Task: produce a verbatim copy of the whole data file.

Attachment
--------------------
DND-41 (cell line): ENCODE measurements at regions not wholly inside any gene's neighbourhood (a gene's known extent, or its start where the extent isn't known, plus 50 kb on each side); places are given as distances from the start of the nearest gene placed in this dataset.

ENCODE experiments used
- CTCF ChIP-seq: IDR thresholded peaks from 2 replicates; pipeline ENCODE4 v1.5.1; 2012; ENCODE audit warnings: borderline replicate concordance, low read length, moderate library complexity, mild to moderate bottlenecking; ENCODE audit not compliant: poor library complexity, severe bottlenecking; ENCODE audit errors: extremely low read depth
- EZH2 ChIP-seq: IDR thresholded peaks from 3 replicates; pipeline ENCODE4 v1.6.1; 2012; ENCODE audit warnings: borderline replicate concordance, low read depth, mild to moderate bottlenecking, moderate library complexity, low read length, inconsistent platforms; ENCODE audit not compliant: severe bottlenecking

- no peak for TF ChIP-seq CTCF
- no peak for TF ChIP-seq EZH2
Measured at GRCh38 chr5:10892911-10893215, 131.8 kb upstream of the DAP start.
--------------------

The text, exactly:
DND-41 (cell line): ENCODE measurements at regions not wholly inside any gene's neighbourhood (a gene's known extent, or its start where the extent isn't known, plus 50 kb on each side); places are given as distances from the start of the nearest gene placed in this dataset.

ENCODE experiments used
- CTCF ChIP-seq: IDR thresholded peaks from 2 replicates; pipeline ENCODE4 v1.5.1; 2012; ENCODE audit warnings: borderline replicate concordance, low read length, moderate library complexity, mild to moderate bottlenecking; ENCODE audit not compliant: poor library complexity, severe bottlenecking; ENCODE audit errors: extremely low read depth
- EZH2 ChIP-seq: IDR thresholded peaks from 3 replicates; pipeline ENCODE4 v1.6.1; 2012; ENCODE audit warnings: borderline replicate concordance, low read depth, mild to moderate bottlenecking, moderate library complexity, low read length, inconsistent platforms; ENCODE audit not compliant: severe bottlenecking

- no peak for TF ChIP-seq CTCF
- no peak for TF ChIP-seq EZH2
Measured at GRCh38 chr5:10892911-10893215, 131.8 kb upstream of the DAP start.